Chisos Mountains Big Bend National Park

Guide to Visiting Big Bend National Park Park

In a remote desert with rivers, mountains, canyons and wildlife, visiting Big Bend National Park might seem a bit overwhelming just because of its location. Getting there takes effort. Couple that with the fact that it’s really hot most of the year and you might be hesitant to visit Big Bend. But you shouldn’t be. With good planning, visiting Big Bend National Park – in summer even – can be done. Here’s a few tips to help you plan your trip.

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What Makes Big Bend Special?

Big Bend National Park is unique national park. Here’s just a few of the reasons it’s so special.


Big Bend is huge! It’s the 15th largest of all national parks with over 801k acres to explore. That’s bigger than the state of Rhode Island. Since it’s a lesser visited park, there’s plenty of room to move around and not feel crowded.


The Chisos Mountains – the southernmost mountain range in the United States – are fully contained within the boundaries of the park. There is no other National Park that has that unique distinction.


One of the park’s greatest achievements has been the return of the Mexican Black Bear. Absent for years, they have recently begun to be spotted again in the mountains.

The NPS has worked hard to reintroduce the bears into Big Bend National Park. Don’t sabotage their hard work by feeding the bears deliberately or by accidently leaving food out. Campgrounds have bear boxes that should be used. To protect yourself and the bears, the NPS has some good info about bear safety in the park that’s a must read before you plan on visiting

Dark Skies

Big Bend National Park is an International Dark Sky Park. Not only does it have the darkest skies measured in the lower 48, it’s also the largest International Dark Sky Park to date.

Unique Geology

The park has three large Canyons that have been carved by time and the Rio Grande River. The canyons make up the Rio Grande Wild + Scenic River (RIGR) park unit.

NPS Sign at Big Bend National Park

Where is Big Bend National Park?

Big Bend National Park is located in the Chihuahuan Desert in southwest Texas. It lies along the Rio Grande River, that forms the border between the the United States and Mexico. The National Park Service takes care of approximately 118 miles along the border. Because Big Bend National Park is so far south, it’s not the easiest park to get to but very much worth the effort.

How to Get to Big Bend National Park

If you are considering doing a fly and drive trip to Big Bend National Park, the closest airport is Midland International Air (MAF) in Midland, Texas, 195 miles away. The next closest, commercial airport is El Paso International Airport (ELP), 300 miles from the park. Other possible Texas cities for a fly and drive road trip to Big Bend would be:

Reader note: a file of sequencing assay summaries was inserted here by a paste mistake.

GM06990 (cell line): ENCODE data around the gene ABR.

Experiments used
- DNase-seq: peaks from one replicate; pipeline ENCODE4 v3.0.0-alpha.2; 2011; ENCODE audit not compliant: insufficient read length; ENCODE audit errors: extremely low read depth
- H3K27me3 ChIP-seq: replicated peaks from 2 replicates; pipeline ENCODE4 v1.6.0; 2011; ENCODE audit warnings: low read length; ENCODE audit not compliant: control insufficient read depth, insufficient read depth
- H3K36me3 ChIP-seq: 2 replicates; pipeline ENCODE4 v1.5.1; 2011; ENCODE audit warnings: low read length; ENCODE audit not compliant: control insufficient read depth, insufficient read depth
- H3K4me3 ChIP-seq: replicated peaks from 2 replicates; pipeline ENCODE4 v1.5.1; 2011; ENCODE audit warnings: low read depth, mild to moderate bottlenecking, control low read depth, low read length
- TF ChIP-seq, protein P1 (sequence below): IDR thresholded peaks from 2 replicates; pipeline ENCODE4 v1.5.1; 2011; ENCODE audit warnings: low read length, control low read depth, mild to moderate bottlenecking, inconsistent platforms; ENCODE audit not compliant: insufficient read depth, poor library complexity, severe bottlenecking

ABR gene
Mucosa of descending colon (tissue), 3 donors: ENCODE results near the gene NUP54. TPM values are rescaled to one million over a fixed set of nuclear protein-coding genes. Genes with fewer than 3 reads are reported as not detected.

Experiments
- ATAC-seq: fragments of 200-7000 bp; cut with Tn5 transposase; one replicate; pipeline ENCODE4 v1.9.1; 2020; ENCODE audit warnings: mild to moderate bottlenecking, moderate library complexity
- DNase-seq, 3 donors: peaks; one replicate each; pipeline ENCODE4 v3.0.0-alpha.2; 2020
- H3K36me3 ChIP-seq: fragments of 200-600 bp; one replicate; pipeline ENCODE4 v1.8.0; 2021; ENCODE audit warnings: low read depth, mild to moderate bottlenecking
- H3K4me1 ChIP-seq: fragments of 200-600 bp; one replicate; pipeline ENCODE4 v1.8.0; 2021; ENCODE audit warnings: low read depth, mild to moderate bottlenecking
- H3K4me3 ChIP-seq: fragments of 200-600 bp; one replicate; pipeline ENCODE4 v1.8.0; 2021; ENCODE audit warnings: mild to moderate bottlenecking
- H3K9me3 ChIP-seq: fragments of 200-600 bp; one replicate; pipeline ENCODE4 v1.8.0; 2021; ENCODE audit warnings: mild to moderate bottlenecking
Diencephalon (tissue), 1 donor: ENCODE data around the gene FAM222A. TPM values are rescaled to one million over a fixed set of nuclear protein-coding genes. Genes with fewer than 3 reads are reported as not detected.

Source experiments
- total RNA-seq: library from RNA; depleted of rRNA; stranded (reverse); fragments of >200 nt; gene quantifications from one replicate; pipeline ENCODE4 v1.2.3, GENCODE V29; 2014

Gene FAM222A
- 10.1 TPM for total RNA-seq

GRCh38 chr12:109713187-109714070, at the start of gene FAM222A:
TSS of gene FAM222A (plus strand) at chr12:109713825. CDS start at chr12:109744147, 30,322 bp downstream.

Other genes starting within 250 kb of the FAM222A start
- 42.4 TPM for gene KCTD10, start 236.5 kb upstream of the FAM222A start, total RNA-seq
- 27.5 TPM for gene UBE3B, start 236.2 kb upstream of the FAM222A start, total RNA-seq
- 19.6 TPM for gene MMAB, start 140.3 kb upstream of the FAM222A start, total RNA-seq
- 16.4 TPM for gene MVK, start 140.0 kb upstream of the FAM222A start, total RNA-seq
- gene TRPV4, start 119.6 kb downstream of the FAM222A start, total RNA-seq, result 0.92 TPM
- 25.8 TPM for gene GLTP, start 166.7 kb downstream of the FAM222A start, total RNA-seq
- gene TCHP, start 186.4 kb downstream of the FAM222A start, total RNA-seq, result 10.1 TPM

• San Antonio, TX (SAN) – 400 miles
  • Austin, TX (AUS) – 435 miles
  • Dallas, TX (DFW) – 533 miles
  • Albuquerque, NM (ABQ) – 520 miles

Road Tripping Big Bend National Park

Our trip to Big Bend National Park was part of a longer road trip that included White Sands National Park in New Mexico and Guadalupe Mountains National Park in Texas. Coming from the northwest, we drove US Route 90 from Van Horn, TX to Alpine, TX and entered Big Bend from the northwest entrance station on Texas State Highway 118.

If you have the time, you could also leave I-10 at exit 176 in Kent and drive the full length of Texas State Highway 118, which is part of the larger Texas Mountain Trail route.

For an even better scenic route, if you are coming from Marfa, make a turn on Hwy 67. This road goes to Presidio where you can drive Texas 170 or the “River Road”. This roadway is a 120 miles scenic road that passes north along the Rio Grande and takes you through Big Bend Ranch State Park and the ghost town of Terlingua.

For the fastest route, most people driving to Big Bend National Park will use Interstate 10 to US Route 90, and enter the park on Texas State Highway 118 from Alpine or US Route 385 from Marathon.

Southerner Says: Texas is big, with plenty of very remote roads. Take my advice and buy gas when you can. There are two gas stations inside the park. One at Panther Junction and one at the Rio Grande Village. Even though you can buy gas inside the park, it’s a good idea to stop in Terlingua or Marathon and fill up before you go into the park.

How to use this Google map: in the top left corner of the map is a button with an arrow. Click that and it shows the different layers of the map. You can also add the map to your Google account so you will have it for the future, by clicking the star next to the title.

When’s the Best Time to Visit Big Bend National Park?